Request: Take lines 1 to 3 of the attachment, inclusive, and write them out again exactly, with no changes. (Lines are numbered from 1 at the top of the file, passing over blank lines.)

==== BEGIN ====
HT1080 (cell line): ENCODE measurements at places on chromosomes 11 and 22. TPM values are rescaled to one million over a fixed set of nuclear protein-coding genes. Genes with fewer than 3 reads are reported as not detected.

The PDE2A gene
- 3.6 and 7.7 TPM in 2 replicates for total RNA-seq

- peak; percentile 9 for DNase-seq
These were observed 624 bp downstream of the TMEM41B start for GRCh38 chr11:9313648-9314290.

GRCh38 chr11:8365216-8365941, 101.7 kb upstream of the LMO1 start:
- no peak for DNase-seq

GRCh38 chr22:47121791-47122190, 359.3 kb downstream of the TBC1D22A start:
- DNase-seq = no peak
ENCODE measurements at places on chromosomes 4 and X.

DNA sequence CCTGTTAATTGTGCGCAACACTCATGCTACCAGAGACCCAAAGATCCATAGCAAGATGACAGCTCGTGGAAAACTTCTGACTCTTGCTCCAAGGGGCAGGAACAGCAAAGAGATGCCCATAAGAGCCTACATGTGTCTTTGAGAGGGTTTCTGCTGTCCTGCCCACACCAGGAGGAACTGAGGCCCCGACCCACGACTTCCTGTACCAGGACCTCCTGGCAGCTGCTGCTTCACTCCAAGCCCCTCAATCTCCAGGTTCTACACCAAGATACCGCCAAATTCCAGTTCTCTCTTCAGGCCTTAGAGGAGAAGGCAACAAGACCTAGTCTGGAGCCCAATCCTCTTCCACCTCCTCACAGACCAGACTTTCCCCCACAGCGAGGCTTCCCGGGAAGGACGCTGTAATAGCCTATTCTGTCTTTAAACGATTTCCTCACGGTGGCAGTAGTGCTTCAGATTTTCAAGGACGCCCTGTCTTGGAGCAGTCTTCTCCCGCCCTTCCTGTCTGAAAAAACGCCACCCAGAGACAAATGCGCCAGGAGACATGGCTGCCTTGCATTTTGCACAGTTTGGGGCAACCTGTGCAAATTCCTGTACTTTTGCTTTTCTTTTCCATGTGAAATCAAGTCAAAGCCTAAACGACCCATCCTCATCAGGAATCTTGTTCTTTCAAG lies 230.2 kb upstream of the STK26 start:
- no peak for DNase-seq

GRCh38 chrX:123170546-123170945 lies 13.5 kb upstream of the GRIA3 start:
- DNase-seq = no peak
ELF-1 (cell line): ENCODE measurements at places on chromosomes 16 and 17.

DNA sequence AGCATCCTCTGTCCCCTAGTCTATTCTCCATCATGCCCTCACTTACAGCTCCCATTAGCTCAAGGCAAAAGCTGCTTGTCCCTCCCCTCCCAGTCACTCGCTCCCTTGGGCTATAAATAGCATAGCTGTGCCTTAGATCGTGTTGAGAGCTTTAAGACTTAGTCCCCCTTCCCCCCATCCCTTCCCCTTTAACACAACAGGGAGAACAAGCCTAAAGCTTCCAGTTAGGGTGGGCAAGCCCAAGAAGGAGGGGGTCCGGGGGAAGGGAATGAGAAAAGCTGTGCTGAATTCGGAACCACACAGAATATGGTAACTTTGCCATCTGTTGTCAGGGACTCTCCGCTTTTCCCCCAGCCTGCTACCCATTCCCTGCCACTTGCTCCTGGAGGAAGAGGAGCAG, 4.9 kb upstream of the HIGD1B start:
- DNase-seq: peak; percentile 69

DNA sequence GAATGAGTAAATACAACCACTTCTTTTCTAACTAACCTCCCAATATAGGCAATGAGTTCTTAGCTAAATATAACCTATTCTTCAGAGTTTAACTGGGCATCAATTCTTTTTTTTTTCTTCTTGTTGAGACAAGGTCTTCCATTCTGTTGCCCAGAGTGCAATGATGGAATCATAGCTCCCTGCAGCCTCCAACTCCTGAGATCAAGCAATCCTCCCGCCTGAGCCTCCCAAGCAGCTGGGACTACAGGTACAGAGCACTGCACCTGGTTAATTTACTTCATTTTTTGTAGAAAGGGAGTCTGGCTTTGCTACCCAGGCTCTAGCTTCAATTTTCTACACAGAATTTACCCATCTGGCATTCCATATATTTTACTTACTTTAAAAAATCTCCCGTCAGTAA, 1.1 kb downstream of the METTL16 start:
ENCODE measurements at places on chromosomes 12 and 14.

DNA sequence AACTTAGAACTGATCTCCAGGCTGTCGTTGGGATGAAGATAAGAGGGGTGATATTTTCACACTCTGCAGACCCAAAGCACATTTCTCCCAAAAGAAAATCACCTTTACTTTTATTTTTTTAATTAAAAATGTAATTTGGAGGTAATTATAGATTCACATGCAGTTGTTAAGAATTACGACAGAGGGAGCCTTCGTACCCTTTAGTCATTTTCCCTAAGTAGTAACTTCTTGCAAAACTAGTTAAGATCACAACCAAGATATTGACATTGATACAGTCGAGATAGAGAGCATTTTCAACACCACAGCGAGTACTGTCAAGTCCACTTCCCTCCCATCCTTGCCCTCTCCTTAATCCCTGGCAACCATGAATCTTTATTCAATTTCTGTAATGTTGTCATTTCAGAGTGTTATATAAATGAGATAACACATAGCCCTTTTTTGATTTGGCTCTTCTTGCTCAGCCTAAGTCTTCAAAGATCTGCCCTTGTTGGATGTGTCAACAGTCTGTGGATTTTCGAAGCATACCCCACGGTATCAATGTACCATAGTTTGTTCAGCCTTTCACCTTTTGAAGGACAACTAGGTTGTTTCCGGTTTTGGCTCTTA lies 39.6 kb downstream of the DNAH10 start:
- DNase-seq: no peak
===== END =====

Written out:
HT1080 (cell line): ENCODE measurements at places on chromosomes 11 and 22. TPM values are rescaled to one million over a fixed set of nuclear protein-coding genes. Genes with fewer than 3 reads are reported as not detected.

The PDE2A gene
- 3.6 and 7.7 TPM in 2 replicates for total RNA-seq